JHMCS allows flight crew members to rapidly acquire and designate
a target simply by looking at it. Warfighters used the JHMCS
operationally for the first time during Operation Iraqi Freedom.
By placing an aiming cross, projected on the helmet visor, over
the desired target and pressing a button, pilots can quickly
and easily aim weapons and sensors to designate and attack airborne
or ground targets. JHMCS also displays tactical information,
aircraft altitude, airspeed, gravitational pull and angle of
attack on the visor to increase the crew members' situational
JHMCS in Tandem
Earlier this month Boeing delivered the first dual-cockpit
F/A-18F Super Hornet Joint Helmet-Mounted Cueing System (JHMCS)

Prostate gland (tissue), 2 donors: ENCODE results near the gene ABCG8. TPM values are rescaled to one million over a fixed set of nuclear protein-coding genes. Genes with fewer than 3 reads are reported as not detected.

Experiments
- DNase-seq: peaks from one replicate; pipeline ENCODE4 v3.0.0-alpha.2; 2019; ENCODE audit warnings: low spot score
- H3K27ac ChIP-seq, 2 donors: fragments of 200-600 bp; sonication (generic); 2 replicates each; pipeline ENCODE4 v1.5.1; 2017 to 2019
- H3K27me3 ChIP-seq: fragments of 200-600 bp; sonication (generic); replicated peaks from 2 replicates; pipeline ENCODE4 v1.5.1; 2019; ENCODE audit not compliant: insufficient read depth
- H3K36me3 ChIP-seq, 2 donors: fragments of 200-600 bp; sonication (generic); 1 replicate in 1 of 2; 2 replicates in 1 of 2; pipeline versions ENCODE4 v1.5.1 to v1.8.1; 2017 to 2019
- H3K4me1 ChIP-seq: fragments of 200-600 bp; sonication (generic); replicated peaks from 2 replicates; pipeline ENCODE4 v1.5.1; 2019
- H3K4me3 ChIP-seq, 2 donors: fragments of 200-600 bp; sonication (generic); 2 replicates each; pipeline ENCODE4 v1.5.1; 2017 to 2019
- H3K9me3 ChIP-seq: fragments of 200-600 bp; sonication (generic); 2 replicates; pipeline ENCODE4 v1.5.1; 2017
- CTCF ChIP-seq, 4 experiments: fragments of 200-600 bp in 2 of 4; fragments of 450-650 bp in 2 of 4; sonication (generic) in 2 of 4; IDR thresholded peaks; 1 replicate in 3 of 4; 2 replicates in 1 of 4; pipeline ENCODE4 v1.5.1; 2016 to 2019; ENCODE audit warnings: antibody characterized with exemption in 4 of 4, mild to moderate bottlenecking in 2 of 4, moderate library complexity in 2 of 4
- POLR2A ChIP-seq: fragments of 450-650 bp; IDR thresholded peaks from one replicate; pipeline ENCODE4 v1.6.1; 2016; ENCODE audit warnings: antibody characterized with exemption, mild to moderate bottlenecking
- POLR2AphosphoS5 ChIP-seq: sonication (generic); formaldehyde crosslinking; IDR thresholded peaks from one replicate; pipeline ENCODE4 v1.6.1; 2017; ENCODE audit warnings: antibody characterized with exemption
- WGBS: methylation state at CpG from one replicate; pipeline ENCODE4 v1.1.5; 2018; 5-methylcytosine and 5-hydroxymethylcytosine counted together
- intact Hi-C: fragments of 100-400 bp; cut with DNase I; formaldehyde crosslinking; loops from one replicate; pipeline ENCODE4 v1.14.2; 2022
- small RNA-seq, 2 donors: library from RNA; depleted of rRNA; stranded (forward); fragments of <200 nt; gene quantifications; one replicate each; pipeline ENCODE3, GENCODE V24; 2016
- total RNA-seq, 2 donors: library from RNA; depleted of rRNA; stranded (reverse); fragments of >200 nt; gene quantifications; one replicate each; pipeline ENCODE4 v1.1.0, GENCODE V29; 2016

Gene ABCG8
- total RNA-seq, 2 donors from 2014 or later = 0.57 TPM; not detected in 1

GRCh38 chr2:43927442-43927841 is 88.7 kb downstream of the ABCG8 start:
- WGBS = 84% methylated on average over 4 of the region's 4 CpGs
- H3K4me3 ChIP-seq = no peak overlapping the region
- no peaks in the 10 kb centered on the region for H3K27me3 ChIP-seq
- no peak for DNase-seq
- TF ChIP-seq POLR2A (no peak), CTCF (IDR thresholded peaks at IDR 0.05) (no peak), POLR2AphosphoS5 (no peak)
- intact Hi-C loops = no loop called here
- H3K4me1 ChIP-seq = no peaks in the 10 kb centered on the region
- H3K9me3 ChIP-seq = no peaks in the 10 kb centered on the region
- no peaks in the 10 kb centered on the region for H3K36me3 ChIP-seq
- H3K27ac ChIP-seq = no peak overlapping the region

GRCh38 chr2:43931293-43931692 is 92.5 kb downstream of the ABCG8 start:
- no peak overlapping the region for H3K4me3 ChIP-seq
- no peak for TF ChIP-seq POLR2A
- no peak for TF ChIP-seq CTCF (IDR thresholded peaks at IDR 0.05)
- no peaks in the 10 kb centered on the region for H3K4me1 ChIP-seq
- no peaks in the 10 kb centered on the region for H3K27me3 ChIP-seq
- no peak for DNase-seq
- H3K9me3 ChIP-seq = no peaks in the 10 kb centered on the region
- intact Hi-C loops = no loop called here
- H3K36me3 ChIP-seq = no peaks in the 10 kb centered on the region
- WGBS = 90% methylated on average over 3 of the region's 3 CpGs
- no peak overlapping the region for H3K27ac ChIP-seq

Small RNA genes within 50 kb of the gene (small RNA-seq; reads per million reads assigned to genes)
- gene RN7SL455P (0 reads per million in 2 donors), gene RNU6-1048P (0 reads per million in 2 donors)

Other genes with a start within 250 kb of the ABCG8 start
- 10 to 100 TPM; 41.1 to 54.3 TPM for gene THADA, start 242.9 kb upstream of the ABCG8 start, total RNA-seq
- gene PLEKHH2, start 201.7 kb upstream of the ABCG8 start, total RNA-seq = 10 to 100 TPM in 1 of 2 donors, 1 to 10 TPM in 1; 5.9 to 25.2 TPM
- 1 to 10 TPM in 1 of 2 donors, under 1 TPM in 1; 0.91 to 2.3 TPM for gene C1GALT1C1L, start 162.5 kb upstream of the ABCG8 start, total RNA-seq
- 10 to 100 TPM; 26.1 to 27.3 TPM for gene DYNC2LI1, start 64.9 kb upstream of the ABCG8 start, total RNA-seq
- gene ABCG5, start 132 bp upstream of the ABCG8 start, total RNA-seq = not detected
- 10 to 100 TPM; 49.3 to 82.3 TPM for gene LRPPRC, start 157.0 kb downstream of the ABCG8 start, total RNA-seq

to the U.S. Navy, providing significant improvements to in-flight
crew coordination. The two-seat variant places a JHMCS helmet
on both crew members, giving each the capability to aim weapons
and sensors as well as a visual indication of where each crew
member is looking.
Boeing is scheduled to deliver 77 of the two-seat JHMCS-equipped
aircraft to the U.S. Navy over the next three years. "The
extension of the JHMCS capability into the aft cockpits of F/A-18
Hornets and Super Hornets has been eagerly awaited for several
years," said Phil King, Boeing JHMCS program manager.
The inclusion of JHMCS in the aft seat of two-seat aircraft
gives the weapons system officer the same weapons management
capabilities as the pilot. The system vastly reduces the amount
of required verbal discussion and improves the ability to react
rapidly to targets and/or threats that are visually detected
by either crew member.